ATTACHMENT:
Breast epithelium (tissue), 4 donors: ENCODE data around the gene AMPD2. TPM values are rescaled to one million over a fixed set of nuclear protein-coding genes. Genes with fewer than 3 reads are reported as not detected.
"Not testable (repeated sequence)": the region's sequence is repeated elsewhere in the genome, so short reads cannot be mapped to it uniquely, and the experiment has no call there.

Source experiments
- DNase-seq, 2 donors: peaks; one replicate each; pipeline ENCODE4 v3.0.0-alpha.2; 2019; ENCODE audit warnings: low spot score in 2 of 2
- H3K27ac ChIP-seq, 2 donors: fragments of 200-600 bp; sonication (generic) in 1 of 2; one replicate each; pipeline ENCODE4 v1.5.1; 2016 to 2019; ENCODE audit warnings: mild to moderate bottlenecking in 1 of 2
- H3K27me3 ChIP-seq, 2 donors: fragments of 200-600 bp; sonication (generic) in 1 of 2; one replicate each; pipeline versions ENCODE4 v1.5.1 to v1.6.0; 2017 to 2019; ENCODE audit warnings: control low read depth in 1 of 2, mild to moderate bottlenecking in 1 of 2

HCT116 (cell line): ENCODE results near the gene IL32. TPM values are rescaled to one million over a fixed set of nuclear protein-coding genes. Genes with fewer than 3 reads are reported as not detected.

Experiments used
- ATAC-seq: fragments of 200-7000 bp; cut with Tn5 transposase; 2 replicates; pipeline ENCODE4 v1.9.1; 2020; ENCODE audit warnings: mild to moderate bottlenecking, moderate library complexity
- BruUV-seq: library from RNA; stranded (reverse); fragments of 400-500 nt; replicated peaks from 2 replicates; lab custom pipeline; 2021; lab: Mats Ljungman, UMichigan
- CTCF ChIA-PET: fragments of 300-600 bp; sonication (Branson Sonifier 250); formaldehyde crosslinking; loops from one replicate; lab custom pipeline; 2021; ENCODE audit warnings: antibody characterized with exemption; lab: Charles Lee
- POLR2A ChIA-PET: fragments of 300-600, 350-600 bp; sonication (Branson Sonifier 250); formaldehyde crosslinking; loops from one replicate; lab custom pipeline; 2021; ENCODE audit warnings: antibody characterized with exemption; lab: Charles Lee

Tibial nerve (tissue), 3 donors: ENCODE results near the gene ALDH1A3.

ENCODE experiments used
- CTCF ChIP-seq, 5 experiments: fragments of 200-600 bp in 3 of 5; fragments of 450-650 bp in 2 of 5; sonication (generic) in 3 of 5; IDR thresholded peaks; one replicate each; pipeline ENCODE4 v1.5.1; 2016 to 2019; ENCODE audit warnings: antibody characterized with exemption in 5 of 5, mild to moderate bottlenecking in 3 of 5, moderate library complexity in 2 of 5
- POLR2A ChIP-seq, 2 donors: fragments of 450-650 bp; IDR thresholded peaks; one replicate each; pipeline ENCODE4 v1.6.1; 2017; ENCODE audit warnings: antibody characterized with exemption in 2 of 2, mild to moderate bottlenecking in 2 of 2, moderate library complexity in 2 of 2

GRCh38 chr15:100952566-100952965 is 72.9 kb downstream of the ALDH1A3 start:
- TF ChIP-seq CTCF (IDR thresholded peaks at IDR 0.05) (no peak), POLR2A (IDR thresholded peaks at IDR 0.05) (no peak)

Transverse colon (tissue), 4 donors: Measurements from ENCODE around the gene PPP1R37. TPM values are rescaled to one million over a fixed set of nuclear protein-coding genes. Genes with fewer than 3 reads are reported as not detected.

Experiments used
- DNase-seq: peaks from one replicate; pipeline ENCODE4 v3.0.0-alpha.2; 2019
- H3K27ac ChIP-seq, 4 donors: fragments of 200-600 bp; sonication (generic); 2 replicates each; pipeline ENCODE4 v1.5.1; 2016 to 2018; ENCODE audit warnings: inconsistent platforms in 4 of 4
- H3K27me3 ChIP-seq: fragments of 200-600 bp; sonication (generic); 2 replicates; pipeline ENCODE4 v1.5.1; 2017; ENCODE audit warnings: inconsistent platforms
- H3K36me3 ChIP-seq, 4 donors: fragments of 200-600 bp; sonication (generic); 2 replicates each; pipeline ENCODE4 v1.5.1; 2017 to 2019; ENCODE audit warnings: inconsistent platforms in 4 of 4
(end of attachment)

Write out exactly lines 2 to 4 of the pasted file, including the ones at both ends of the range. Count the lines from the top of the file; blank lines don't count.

"Not testable (repeated sequence)": the region's sequence is repeated elsewhere in the genome, so short reads cannot be mapped to it uniquely, and the experiment has no call there.

Source experiments
- DNase-seq, 2 donors: peaks; one replicate each; pipeline ENCODE4 v3.0.0-alpha.2; 2019; ENCODE audit warnings: low spot score in 2 of 2